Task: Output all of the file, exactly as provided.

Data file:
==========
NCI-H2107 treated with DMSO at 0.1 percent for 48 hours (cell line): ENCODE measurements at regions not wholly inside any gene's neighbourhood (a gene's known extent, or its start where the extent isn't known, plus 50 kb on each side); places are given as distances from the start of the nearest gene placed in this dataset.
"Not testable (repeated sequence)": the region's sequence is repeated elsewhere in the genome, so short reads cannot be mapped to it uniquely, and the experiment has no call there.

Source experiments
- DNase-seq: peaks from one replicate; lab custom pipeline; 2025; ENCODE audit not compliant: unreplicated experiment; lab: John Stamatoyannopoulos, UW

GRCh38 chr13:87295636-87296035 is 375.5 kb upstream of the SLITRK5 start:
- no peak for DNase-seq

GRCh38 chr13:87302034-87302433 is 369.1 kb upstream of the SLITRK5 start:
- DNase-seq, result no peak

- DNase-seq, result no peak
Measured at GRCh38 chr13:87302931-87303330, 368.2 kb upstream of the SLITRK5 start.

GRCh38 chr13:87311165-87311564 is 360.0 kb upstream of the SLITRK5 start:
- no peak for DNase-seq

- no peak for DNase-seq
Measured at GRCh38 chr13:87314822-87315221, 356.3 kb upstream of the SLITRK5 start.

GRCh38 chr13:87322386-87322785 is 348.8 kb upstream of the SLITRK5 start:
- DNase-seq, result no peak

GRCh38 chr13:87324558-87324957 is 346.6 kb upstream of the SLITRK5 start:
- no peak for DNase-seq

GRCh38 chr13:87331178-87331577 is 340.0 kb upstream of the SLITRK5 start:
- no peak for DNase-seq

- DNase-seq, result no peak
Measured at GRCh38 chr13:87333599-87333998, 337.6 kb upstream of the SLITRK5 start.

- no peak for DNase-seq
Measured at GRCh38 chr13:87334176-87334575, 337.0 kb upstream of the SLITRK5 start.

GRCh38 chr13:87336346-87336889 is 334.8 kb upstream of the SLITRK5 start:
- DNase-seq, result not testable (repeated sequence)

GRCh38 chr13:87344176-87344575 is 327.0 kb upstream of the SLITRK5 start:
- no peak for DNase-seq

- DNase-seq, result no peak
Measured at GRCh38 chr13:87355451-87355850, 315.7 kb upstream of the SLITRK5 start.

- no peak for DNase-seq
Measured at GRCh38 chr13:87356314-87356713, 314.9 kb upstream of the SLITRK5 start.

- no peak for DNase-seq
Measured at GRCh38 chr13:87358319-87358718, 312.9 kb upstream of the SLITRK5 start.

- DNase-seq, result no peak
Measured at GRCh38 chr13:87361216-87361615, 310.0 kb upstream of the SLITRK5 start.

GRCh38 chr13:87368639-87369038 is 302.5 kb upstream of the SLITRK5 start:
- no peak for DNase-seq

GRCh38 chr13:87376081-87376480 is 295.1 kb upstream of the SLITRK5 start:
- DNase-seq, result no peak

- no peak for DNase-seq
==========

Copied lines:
NCI-H2107 treated with DMSO at 0.1 percent for 48 hours (cell line): ENCODE measurements at regions not wholly inside any gene's neighbourhood (a gene's known extent, or its start where the extent isn't known, plus 50 kb on each side); places are given as distances from the start of the nearest gene placed in this dataset.
"Not testable (repeated sequence)": the region's sequence is repeated elsewhere in the genome, so short reads cannot be mapped to it uniquely, and the experiment has no call there.

Source experiments
- DNase-seq: peaks from one replicate; lab custom pipeline; 2025; ENCODE audit not compliant: unreplicated experiment; lab: John Stamatoyannopoulos, UW

GRCh38 chr13:87295636-87296035 is 375.5 kb upstream of the SLITRK5 start:
- no peak for DNase-seq

GRCh38 chr13:87302034-87302433 is 369.1 kb upstream of the SLITRK5 start:
- DNase-seq, result no peak

- DNase-seq, result no peak
Measured at GRCh38 chr13:87302931-87303330, 368.2 kb upstream of the SLITRK5 start.

GRCh38 chr13:87311165-87311564 is 360.0 kb upstream of the SLITRK5 start:
- no peak for DNase-seq

- no peak for DNase-seq
Measured at GRCh38 chr13:87314822-87315221, 356.3 kb upstream of the SLITRK5 start.

GRCh38 chr13:87322386-87322785 is 348.8 kb upstream of the SLITRK5 start:
- DNase-seq, result no peak

GRCh38 chr13:87324558-87324957 is 346.6 kb upstream of the SLITRK5 start:
- no peak for DNase-seq

GRCh38 chr13:87331178-87331577 is 340.0 kb upstream of the SLITRK5 start:
- no peak for DNase-seq

- DNase-seq, result no peak
Measured at GRCh38 chr13:87333599-87333998, 337.6 kb upstream of the SLITRK5 start.

- no peak for DNase-seq
Measured at GRCh38 chr13:87334176-87334575, 337.0 kb upstream of the SLITRK5 start.

GRCh38 chr13:87336346-87336889 is 334.8 kb upstream of the SLITRK5 start:
- DNase-seq, result not testable (repeated sequence)

GRCh38 chr13:87344176-87344575 is 327.0 kb upstream of the SLITRK5 start:
- no peak for DNase-seq

- DNase-seq, result no peak
Measured at GRCh38 chr13:87355451-87355850, 315.7 kb upstream of the SLITRK5 start.

- no peak for DNase-seq
Measured at GRCh38 chr13:87356314-87356713, 314.9 kb upstream of the SLITRK5 start.

- no peak for DNase-seq
Measured at GRCh38 chr13:87358319-87358718, 312.9 kb upstream of the SLITRK5 start.

- DNase-seq, result no peak
Measured at GRCh38 chr13:87361216-87361615, 310.0 kb upstream of the SLITRK5 start.

GRCh38 chr13:87368639-87369038 is 302.5 kb upstream of the SLITRK5 start:
- no peak for DNase-seq

GRCh38 chr13:87376081-87376480 is 295.1 kb upstream of the SLITRK5 start:
- DNase-seq, result no peak

- no peak for DNase-seq